Margaret Hepburn – codebreaker, swimmer and champion for the elderly
Age UK named King's Cross centre after woman who deciphered war messages at Bletchley Park
03 November, 2016 — By Ella Jessel
Margaret Hepburn took up swimming at the Heath Ladies’ Pond in her 70s
MARGARET Hepburn, champion for the elderly and a “force to be reckoned with” who rebelled against convention to find freedom in old bohemian Hampstead, has died aged 95.
Six-foot tall and with a twinkle in her eye, she was a Bletchley Park codebreaker during the Second World War and helped to set up Camden Age UK, where she was both chairwoman and honorary president.
Born in 1921 in India, the daughter of an Indian Army colonel, she came to London aged four where she later went to boarding school and read English and philosophy at Reading University.
When the war broke out Margaret’s keen mind saw her called up to work as a decoder at Bletchley Park where she was deployed in Hut 6, specialising in deciphering German messages.
When her first husband set sail with the Navy, she found herself alone in a leaky rural cottage with a young baby daughter and struck out on her own in pursuit of a new life in London.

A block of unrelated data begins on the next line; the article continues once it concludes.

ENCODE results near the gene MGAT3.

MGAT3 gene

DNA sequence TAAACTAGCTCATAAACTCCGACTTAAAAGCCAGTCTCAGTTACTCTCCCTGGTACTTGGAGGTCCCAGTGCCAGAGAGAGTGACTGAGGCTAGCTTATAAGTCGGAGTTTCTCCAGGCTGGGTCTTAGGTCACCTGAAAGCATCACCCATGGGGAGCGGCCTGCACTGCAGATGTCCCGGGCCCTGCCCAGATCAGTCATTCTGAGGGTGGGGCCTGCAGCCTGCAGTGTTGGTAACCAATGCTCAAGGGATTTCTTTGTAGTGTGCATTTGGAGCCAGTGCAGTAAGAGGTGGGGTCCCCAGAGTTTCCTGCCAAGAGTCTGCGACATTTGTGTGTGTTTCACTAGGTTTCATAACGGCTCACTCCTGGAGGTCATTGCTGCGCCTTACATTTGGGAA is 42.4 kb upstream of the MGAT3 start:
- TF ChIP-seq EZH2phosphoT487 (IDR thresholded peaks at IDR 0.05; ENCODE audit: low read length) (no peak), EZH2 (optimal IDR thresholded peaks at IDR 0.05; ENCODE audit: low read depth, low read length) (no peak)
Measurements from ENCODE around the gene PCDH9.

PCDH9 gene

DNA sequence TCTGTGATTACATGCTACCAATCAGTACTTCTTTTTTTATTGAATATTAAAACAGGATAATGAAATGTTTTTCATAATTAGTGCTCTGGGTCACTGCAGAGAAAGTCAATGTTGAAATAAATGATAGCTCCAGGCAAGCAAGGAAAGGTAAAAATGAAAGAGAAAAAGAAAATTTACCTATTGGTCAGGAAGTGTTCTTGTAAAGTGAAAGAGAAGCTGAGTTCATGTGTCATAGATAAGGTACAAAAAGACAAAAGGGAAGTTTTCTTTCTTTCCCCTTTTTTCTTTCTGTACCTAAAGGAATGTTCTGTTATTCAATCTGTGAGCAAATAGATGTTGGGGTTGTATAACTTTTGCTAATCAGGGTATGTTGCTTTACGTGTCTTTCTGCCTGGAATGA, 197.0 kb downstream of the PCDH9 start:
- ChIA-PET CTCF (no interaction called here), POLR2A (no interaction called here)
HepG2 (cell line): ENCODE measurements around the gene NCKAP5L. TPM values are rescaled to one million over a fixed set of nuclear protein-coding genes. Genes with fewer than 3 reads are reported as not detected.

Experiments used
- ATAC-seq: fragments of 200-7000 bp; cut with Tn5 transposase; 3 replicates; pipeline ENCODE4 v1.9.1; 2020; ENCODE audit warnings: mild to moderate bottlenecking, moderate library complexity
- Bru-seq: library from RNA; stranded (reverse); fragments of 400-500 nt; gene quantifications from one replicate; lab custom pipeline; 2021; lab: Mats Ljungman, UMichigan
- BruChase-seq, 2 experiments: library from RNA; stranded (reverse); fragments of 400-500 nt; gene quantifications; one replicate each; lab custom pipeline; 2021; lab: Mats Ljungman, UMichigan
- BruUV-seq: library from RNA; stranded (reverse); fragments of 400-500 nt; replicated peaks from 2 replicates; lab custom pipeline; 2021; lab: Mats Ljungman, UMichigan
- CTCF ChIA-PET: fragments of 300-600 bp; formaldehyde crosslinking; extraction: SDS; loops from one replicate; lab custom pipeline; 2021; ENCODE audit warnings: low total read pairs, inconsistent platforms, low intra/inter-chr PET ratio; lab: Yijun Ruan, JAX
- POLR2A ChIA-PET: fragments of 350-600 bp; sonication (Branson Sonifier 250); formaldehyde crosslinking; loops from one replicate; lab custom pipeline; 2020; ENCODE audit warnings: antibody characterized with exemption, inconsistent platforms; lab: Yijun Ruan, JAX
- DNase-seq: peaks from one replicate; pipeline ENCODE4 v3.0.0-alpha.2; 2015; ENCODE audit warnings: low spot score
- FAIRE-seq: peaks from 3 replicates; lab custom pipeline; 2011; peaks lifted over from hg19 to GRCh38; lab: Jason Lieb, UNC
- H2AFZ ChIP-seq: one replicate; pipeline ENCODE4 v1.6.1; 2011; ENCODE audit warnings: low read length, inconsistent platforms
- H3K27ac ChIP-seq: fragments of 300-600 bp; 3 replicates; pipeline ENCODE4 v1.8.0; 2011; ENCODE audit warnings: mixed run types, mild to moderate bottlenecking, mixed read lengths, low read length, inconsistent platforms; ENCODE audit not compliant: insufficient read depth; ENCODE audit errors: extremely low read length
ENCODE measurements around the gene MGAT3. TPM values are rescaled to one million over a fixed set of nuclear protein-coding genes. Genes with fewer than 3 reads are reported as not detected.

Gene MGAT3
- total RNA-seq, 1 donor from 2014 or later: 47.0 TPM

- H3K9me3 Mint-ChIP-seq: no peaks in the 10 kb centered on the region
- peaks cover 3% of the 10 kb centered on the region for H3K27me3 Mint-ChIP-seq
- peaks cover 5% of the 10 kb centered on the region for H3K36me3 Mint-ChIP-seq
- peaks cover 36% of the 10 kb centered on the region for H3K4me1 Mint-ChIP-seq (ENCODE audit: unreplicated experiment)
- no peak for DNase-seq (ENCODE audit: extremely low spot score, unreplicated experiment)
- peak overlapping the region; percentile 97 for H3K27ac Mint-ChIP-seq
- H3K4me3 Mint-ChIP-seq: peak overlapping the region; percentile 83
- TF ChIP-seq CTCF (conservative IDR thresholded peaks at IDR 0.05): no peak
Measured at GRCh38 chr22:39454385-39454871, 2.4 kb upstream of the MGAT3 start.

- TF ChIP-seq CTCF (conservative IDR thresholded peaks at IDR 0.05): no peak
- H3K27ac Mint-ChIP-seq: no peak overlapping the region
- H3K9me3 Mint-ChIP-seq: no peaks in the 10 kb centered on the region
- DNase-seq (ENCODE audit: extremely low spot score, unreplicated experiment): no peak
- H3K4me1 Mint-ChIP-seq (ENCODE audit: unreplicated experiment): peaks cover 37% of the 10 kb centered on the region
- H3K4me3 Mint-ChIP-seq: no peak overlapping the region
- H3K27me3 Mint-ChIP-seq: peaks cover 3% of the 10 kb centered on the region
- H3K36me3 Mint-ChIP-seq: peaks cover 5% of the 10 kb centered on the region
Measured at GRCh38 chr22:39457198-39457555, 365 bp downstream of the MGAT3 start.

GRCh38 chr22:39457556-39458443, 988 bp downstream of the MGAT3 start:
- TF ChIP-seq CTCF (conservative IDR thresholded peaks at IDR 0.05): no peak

After a spell working as a secretary she bought a house on Thurlow Road with the money left to her by her beloved grandmother. Margaret’s own mother died from pneumonia when she was a teenager and they had shared a special bond. It marked the beginning of a new chapter in her life.
The war was over and she found a sense of liberation among the Hampstead bohemians. Her fine ear for poetry led her to strike up a friendship with radical feminist poet Anna Wickham, who was friends with DH Lawrence and Dylan Thomas.
She later married Anna’s son, Jim Hepburn, a tap-dancer who performed in 1930s music halls and who became an RAF navigator in the war.
They travelled around the UK and Germany with Jim’s aviation work, including a spell in a windmill in Norfolk – anything for Margaret to avoid playing the role of “suburban housewife” on her husband’s RAF bases.
Settling in Parliament Hill in the 1960s with her young family, it was then that Margaret began volunteering for Meals on Wheels and set up the Jamestown Club for the “elderly confused” before being instrumental in establishing what is now Age UK Camden.
Its King’s Cross centre was named the Margaret Hepburn centre after her and she was later amused that she had “outlived” the centre when it moved buildings in 2011.
The charity’s new Tavis House home includes the Margaret Hepburn IT suite, – fitting for a “silver surfer” who used Skype to watch her great-grandchild’s first steps in South America.
She took up swimming in the Hampstead Heath ponds in her seventies where she loved walking her dogs, and became the chairwoman of the Ladies’ Pond Association.
She is survived by her partner Frank Wilson, her three daughters, Alison, Kate and Harriet, her four grandchildren and five great-grandchildren.